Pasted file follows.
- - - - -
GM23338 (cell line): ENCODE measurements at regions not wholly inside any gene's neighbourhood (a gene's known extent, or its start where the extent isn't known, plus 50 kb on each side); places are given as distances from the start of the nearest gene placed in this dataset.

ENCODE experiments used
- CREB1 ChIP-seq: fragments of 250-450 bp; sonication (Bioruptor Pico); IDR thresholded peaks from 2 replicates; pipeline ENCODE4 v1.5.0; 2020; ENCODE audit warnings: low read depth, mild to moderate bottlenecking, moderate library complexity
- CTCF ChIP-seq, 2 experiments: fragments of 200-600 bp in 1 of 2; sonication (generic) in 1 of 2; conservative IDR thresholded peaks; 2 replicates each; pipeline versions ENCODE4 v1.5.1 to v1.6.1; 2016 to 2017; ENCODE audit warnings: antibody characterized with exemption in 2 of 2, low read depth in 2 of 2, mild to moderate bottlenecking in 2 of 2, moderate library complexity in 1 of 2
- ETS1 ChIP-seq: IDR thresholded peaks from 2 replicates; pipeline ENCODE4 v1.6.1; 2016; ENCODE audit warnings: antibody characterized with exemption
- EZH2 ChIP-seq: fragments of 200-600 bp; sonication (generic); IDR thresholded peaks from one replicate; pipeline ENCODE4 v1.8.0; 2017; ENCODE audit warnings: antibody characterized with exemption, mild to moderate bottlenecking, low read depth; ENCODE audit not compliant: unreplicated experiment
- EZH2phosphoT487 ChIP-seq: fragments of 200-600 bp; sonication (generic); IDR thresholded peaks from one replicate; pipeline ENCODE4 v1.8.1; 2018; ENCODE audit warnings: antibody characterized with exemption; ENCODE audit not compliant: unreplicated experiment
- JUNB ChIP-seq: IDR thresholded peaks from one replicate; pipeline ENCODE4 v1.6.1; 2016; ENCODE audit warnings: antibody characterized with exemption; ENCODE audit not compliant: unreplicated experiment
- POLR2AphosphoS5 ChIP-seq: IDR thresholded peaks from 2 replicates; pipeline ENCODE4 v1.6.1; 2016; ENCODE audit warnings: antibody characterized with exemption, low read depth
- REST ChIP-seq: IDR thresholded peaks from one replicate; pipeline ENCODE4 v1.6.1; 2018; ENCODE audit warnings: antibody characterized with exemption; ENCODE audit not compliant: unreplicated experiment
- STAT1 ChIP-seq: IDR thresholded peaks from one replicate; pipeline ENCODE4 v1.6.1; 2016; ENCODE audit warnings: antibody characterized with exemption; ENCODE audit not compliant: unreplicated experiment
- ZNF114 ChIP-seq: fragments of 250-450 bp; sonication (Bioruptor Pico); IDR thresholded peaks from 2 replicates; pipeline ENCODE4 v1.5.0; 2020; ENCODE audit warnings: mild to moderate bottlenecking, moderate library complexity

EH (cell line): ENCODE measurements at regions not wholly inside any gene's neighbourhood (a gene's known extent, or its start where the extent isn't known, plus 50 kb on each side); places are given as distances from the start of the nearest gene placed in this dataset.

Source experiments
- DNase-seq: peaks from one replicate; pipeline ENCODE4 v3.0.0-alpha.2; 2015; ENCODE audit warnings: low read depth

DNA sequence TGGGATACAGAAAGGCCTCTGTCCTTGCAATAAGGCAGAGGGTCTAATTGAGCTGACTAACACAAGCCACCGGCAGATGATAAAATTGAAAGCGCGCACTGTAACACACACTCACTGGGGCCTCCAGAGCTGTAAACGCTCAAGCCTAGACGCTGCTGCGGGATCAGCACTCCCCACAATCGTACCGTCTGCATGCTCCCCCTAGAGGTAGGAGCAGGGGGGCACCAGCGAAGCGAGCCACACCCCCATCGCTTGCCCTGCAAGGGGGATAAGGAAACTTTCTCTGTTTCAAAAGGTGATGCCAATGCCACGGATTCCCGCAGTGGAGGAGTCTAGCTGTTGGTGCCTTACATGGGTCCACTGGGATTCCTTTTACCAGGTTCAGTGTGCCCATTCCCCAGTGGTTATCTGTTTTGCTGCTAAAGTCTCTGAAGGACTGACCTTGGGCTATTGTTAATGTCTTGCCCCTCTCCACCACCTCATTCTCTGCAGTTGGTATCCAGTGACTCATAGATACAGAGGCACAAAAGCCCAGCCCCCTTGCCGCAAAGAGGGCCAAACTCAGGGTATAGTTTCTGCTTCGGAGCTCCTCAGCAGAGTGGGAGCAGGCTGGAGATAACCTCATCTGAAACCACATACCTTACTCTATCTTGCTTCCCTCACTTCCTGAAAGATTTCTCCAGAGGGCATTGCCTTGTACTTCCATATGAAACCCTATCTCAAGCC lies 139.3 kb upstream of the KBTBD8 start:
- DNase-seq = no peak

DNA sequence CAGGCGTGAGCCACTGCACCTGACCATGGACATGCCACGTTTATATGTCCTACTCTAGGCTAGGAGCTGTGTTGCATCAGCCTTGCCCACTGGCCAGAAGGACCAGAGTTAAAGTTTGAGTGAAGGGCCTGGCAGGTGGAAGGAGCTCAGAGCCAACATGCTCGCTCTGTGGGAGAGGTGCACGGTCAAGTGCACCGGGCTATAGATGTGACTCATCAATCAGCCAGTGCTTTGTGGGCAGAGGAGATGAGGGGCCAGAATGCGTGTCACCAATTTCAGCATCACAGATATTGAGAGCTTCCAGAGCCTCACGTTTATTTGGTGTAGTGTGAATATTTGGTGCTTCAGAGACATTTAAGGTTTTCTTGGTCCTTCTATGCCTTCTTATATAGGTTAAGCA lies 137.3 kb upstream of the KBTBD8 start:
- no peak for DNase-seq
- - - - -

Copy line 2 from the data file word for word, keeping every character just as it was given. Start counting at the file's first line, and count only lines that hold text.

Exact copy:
ENCODE experiments used